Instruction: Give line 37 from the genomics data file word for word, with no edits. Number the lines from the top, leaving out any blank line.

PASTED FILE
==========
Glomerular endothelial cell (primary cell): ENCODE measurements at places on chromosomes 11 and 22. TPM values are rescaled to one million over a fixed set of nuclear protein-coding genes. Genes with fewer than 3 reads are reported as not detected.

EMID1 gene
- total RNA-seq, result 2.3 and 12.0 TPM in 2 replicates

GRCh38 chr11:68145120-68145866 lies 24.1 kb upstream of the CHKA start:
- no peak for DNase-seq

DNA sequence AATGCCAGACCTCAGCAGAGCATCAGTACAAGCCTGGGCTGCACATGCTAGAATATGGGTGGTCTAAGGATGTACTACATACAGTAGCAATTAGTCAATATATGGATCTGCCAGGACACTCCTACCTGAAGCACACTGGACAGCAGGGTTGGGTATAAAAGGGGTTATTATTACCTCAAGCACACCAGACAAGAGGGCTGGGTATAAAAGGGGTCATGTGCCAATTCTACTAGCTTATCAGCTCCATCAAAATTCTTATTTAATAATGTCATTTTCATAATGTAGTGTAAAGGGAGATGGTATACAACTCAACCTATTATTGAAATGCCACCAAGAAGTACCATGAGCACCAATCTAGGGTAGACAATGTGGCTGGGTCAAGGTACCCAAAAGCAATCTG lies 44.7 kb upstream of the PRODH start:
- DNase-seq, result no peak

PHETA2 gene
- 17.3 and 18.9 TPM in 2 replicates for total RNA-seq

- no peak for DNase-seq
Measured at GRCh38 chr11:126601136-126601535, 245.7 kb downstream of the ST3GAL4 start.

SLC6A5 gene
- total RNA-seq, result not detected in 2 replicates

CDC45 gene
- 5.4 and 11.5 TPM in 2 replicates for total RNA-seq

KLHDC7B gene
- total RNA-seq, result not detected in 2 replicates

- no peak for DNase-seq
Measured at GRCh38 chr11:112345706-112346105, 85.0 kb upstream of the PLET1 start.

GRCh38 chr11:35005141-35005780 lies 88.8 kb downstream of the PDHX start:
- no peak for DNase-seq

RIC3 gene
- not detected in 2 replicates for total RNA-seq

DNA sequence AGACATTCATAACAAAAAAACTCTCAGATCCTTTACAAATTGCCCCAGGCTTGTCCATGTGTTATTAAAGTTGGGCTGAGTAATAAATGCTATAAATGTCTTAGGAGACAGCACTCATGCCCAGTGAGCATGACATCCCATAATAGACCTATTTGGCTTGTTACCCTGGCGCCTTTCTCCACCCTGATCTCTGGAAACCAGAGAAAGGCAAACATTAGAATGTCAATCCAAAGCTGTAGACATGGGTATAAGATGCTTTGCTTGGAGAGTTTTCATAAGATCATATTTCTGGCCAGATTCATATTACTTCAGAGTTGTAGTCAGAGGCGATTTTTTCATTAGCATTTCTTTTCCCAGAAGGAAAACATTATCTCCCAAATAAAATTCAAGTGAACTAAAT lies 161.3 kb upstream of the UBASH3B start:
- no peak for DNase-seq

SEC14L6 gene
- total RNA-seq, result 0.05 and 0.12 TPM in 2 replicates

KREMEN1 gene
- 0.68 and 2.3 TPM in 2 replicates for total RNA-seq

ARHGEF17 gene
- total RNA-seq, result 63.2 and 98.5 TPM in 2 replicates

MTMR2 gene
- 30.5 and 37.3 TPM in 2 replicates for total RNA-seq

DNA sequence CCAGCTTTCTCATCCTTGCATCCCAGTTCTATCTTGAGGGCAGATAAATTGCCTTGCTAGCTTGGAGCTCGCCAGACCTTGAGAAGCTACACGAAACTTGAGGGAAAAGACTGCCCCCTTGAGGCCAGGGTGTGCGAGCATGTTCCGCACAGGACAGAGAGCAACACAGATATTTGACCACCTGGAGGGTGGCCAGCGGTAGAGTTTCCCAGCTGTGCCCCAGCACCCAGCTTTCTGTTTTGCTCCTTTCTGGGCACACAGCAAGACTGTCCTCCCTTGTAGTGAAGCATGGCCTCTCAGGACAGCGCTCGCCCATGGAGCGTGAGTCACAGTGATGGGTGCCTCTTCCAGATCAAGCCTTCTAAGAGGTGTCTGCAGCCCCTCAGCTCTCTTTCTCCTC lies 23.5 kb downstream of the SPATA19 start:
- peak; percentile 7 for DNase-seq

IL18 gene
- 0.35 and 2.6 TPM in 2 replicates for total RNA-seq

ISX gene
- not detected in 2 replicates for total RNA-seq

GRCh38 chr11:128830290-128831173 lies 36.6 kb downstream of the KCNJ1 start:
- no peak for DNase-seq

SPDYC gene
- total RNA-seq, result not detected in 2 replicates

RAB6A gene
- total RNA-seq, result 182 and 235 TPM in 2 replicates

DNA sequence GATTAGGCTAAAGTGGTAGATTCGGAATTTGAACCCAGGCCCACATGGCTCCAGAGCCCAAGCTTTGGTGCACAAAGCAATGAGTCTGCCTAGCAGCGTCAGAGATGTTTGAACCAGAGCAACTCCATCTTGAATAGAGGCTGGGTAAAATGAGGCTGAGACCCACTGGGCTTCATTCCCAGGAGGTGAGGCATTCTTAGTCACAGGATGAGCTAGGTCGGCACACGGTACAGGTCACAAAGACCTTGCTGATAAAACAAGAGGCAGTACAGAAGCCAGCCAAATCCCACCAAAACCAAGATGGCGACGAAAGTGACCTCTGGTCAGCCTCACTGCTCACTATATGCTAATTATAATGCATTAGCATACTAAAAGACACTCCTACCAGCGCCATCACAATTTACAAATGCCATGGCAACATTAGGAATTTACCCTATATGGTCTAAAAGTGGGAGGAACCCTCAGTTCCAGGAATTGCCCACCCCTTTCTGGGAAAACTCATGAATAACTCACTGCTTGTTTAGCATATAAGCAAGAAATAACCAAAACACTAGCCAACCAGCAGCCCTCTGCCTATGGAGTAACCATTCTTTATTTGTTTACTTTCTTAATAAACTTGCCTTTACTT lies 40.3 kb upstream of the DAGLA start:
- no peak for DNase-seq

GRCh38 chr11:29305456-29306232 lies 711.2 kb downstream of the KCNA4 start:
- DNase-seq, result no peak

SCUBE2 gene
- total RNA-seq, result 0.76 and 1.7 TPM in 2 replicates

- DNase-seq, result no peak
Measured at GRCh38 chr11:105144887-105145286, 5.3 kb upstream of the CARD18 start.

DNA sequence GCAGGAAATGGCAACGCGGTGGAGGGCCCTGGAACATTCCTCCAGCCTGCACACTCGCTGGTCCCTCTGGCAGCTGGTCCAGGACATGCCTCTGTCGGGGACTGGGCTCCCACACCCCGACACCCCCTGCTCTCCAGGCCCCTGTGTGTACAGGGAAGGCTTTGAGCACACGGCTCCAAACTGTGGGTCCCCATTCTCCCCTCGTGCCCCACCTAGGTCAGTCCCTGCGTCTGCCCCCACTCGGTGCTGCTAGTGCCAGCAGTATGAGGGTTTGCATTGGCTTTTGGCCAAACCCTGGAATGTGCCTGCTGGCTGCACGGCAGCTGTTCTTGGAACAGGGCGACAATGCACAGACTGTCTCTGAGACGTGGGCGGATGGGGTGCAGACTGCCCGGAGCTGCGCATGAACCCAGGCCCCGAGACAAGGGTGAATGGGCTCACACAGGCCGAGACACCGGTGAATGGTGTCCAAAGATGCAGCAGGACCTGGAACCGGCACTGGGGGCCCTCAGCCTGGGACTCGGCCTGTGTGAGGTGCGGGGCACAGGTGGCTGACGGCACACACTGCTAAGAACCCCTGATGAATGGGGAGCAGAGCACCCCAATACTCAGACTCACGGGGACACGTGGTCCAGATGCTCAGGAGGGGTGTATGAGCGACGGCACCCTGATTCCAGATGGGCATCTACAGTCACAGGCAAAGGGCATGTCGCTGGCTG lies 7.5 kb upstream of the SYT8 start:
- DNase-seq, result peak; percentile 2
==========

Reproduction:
- 0.35 and 2.6 TPM in 2 replicates for total RNA-seq